They identify as heterosexual, homosexual, bisexual, asexual, pansexual and somewhere in between.
And the state has not enacted a law passed by an increasing number of states prohibiting bullying of students based on their gender identity.
But the issue has led to a patchwork of responses across the nation.
Federal laws provide some protection, as shown by a case resolved earlier this month in Huntsville.
The Equal Employment Opportunity Commission awarded Tamara Lusardi, a transgender civilian employee at Redstone Arsenal, an unspecified settlement, ruling that she "was subjected to disparate treatment on the basis of sex" when she was forced to use a unisex bathroom and referred to with male pronouns at the Army facility.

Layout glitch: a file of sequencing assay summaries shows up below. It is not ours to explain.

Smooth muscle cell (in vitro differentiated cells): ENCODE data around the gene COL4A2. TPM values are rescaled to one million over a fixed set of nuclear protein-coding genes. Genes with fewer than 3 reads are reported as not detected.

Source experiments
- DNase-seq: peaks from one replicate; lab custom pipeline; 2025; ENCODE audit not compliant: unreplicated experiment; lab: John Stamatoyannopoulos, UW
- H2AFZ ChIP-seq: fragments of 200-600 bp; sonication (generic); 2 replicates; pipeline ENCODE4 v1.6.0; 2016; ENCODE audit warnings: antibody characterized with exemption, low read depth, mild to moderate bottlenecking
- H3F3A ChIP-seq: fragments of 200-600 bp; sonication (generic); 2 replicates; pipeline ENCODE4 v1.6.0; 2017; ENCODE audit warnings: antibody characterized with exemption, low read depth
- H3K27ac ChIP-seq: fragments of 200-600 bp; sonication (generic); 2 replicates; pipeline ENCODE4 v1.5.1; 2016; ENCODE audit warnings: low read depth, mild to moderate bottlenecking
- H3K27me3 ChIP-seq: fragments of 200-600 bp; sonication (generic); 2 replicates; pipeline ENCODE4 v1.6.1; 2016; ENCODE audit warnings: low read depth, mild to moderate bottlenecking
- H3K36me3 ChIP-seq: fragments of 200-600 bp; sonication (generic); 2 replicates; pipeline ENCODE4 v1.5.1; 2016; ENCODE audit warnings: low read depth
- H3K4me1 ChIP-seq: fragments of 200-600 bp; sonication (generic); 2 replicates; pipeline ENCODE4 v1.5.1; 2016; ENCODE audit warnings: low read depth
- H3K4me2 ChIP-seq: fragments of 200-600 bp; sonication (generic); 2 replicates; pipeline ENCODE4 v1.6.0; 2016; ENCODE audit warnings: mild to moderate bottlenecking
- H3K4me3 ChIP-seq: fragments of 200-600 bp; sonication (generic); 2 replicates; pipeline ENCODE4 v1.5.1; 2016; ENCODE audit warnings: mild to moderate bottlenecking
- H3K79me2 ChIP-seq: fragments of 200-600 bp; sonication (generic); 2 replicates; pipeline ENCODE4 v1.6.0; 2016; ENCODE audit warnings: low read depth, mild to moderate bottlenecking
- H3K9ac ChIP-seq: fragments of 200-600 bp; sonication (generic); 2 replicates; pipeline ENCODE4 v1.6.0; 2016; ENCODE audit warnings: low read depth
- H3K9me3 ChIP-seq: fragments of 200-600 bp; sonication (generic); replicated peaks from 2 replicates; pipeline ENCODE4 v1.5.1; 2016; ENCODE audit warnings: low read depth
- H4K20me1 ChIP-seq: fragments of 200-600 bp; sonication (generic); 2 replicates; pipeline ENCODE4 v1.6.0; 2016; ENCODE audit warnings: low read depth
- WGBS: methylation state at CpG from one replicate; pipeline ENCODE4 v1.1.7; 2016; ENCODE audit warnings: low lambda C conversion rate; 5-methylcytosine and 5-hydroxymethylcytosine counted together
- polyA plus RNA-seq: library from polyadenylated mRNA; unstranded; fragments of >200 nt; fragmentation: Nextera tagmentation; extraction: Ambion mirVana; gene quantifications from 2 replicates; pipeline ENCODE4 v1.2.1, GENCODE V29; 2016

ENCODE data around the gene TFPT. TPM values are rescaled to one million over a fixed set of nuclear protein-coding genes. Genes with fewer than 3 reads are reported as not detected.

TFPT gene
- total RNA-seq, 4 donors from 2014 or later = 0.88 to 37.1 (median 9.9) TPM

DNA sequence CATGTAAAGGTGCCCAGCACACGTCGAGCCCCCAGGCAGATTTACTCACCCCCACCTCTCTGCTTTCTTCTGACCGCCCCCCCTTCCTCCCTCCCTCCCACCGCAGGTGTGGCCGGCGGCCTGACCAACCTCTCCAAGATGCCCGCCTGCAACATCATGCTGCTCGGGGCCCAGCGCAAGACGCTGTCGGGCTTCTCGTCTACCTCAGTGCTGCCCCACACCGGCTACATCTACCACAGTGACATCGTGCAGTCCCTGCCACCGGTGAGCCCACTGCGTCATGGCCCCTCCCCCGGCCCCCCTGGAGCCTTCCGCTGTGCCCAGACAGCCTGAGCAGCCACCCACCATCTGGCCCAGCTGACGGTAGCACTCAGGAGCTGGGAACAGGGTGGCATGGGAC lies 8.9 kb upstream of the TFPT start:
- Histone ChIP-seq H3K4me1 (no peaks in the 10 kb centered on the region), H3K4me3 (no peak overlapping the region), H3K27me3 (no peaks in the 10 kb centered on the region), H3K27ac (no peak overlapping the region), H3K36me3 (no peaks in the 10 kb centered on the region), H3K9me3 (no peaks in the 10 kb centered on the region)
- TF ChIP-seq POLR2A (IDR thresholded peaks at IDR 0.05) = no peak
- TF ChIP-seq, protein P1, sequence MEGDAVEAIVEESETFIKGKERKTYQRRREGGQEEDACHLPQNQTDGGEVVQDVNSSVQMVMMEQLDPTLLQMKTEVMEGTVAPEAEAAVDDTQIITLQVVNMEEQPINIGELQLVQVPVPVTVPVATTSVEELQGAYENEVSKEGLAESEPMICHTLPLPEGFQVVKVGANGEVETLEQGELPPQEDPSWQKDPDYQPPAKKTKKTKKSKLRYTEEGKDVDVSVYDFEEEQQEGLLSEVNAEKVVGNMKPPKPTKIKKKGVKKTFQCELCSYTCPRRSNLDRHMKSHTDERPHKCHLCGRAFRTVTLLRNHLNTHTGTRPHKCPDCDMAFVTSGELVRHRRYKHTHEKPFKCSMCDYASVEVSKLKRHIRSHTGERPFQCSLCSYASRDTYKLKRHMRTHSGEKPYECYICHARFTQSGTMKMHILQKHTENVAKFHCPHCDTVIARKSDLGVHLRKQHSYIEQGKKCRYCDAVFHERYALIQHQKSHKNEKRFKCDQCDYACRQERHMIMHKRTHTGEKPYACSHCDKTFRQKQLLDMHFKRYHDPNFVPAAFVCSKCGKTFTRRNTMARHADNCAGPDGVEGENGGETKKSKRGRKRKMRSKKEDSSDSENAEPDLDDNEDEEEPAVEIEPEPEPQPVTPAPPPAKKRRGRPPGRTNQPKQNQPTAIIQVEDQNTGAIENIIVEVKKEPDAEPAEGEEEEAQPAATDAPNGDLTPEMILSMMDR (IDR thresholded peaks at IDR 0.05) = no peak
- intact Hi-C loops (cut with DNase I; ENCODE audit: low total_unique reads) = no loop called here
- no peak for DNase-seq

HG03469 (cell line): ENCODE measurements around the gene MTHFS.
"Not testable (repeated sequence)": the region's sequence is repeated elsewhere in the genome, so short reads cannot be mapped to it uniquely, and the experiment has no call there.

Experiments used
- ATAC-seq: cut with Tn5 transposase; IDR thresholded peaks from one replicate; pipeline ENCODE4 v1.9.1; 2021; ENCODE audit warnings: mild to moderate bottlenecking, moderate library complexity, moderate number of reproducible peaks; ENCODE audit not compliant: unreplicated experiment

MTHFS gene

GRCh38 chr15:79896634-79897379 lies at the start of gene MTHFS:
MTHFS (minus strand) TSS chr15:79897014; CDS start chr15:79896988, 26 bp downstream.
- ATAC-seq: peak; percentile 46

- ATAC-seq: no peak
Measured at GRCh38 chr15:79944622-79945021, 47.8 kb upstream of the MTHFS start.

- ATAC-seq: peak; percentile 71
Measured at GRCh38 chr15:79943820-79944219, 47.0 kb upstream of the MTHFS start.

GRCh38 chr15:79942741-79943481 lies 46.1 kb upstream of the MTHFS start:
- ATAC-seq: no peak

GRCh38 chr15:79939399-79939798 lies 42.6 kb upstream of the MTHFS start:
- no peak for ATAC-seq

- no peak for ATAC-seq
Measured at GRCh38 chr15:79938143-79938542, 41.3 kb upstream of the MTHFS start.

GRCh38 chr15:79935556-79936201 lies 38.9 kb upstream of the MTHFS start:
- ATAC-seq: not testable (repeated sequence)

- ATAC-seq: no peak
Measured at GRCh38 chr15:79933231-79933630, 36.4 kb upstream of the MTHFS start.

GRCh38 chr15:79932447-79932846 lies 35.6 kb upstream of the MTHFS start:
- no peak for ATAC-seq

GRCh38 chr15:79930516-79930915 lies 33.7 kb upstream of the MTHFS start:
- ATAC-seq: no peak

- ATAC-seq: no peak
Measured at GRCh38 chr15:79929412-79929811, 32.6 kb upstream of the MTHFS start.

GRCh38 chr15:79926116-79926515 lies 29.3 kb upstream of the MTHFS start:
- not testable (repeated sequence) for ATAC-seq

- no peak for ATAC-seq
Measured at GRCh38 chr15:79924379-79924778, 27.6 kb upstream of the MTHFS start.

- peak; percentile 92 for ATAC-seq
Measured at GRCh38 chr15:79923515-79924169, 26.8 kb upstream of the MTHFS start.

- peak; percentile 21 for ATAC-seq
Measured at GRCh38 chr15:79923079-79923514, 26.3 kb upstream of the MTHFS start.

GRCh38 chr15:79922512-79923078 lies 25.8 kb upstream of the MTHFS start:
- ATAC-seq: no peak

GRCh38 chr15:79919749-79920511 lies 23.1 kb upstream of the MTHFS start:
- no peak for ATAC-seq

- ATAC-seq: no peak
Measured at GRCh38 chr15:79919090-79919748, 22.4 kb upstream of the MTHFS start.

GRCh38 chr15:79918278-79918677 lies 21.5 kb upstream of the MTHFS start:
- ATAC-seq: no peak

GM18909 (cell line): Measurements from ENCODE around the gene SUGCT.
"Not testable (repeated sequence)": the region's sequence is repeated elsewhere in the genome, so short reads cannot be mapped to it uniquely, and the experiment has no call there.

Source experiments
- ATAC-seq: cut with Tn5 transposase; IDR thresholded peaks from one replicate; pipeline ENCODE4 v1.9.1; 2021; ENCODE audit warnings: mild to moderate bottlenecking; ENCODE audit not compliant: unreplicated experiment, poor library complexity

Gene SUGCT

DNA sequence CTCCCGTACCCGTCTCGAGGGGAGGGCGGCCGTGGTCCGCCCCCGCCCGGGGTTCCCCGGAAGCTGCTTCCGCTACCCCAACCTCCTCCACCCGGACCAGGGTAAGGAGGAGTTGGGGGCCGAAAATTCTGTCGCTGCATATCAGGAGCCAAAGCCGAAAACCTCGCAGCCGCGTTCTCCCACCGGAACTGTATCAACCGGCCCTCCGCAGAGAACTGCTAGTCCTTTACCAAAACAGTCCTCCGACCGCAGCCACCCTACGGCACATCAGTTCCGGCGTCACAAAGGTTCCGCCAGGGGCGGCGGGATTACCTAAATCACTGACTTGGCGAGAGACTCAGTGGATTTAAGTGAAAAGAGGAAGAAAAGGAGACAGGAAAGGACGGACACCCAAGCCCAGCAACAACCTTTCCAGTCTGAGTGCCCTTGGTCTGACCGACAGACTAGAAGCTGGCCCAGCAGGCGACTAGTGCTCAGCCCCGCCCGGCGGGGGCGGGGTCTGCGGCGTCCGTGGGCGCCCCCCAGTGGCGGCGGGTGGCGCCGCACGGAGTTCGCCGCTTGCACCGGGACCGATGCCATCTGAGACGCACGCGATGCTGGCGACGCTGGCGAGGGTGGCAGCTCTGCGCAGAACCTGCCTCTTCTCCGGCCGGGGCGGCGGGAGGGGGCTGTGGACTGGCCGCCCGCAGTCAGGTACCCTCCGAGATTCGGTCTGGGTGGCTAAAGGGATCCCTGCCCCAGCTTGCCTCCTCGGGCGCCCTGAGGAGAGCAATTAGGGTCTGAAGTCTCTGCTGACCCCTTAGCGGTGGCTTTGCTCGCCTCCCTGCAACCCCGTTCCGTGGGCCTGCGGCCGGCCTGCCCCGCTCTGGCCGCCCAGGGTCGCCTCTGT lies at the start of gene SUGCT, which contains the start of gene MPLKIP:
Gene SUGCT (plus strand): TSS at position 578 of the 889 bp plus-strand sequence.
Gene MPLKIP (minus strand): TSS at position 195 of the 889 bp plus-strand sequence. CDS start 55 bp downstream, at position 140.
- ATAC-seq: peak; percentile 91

In December, Ohio teen Leelah Alcorn wrote a note on Tumblr decrying her parents' refusal to accept her transgender identity and criticizing societal attitudes toward transgender people before she committed suicide by walking in front of a moving truck. Blake Brockington, a transgender 18-year-old once crowned king of his Charlotte high school's prom, killed himself on March 23.